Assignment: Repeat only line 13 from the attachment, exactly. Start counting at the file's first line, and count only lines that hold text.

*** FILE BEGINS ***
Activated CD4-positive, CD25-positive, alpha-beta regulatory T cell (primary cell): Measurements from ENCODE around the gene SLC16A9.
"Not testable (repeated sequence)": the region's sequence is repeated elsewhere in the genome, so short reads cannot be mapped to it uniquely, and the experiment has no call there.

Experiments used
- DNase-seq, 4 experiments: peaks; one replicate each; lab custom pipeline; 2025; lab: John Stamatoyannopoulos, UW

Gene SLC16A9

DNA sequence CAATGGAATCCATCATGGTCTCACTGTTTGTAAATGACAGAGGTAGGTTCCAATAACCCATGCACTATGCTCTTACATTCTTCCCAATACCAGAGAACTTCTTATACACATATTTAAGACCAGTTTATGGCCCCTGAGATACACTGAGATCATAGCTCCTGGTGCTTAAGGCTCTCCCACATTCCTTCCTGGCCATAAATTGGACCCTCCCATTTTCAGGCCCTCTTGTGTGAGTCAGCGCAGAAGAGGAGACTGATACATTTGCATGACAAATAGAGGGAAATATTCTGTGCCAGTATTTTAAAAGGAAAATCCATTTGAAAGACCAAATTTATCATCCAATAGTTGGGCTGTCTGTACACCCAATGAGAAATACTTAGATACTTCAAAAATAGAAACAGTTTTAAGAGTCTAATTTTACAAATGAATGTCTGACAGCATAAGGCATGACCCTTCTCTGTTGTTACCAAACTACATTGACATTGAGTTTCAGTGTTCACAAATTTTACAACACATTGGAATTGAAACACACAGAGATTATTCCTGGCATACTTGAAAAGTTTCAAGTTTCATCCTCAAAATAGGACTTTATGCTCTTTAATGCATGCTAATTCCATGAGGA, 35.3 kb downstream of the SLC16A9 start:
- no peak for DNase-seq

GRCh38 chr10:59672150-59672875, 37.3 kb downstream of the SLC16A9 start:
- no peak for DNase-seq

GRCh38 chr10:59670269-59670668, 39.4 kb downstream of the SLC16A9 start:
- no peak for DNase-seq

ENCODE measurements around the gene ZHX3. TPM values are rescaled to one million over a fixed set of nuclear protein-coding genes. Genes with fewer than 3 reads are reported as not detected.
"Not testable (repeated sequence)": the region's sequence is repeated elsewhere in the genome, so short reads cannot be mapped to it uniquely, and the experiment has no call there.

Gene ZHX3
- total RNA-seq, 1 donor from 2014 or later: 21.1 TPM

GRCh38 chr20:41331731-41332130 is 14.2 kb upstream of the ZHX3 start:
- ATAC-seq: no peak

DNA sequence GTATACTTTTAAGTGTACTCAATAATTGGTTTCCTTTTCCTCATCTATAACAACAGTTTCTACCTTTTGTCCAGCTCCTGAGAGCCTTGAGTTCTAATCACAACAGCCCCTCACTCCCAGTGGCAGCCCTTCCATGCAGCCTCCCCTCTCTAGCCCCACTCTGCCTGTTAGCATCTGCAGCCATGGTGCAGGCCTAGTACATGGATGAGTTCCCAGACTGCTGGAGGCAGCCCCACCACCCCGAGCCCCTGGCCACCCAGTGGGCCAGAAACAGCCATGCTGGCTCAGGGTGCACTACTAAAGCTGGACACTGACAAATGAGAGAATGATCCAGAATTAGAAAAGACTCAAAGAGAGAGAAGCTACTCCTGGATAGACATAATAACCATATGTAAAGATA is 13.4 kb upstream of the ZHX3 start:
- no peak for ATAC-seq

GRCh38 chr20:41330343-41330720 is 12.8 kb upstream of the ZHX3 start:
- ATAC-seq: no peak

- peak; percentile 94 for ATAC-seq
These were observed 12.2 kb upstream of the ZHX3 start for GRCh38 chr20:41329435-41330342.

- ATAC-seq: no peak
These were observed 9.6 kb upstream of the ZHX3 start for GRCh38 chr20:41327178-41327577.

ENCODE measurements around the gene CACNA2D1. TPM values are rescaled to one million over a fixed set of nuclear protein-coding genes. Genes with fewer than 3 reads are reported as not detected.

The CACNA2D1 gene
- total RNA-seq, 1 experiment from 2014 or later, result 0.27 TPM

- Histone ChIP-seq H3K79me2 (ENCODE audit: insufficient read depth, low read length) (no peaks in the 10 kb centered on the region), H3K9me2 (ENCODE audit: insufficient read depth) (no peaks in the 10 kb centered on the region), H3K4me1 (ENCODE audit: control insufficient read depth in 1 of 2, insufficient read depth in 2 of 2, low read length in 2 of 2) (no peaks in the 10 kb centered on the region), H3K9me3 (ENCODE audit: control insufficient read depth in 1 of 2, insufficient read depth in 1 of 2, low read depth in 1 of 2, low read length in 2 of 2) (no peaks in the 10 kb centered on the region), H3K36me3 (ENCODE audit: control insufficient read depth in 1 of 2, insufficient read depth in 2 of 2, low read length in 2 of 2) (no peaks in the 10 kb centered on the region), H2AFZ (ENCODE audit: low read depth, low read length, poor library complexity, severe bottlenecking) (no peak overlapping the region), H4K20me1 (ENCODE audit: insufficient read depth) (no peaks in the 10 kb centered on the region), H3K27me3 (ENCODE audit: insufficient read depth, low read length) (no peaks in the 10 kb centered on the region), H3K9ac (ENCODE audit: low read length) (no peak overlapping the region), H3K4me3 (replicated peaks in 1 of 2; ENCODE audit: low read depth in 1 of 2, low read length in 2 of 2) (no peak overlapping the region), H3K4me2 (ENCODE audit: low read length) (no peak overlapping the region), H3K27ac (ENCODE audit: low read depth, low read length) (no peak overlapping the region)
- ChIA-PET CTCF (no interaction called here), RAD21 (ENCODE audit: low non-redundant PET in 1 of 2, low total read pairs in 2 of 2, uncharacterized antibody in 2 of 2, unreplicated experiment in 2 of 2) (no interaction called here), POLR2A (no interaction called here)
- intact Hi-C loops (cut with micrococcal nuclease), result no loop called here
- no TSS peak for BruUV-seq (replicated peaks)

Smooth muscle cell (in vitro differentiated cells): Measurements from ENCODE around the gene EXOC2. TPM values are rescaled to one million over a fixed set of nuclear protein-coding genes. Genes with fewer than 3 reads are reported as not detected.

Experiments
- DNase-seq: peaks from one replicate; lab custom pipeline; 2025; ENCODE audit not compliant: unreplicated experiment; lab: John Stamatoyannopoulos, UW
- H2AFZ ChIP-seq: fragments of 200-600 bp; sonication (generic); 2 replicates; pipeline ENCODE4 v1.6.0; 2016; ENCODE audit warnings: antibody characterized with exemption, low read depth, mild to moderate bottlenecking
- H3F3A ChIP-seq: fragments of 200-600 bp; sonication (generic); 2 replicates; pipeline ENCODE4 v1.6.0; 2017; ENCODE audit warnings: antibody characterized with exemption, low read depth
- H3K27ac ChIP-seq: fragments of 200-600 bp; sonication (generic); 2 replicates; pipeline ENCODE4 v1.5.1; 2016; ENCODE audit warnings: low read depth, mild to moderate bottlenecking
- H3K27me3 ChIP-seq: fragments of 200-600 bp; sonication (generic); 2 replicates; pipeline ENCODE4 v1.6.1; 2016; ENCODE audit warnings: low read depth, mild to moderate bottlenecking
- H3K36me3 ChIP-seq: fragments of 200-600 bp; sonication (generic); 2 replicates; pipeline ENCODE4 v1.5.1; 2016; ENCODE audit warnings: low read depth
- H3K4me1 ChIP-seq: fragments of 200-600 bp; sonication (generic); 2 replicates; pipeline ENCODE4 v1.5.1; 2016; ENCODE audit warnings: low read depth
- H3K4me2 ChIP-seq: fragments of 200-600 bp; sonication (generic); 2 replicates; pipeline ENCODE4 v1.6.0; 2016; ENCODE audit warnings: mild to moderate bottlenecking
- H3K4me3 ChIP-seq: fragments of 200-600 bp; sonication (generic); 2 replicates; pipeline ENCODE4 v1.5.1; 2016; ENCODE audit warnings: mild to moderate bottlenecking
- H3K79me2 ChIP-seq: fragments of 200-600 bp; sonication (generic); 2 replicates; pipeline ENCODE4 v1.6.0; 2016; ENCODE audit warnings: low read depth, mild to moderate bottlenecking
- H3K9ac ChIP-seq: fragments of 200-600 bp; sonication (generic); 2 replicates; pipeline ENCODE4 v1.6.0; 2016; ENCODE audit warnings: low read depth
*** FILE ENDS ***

"Not testable (repeated sequence)": the region's sequence is repeated elsewhere in the genome, so short reads cannot be mapped to it uniquely, and the experiment has no call there.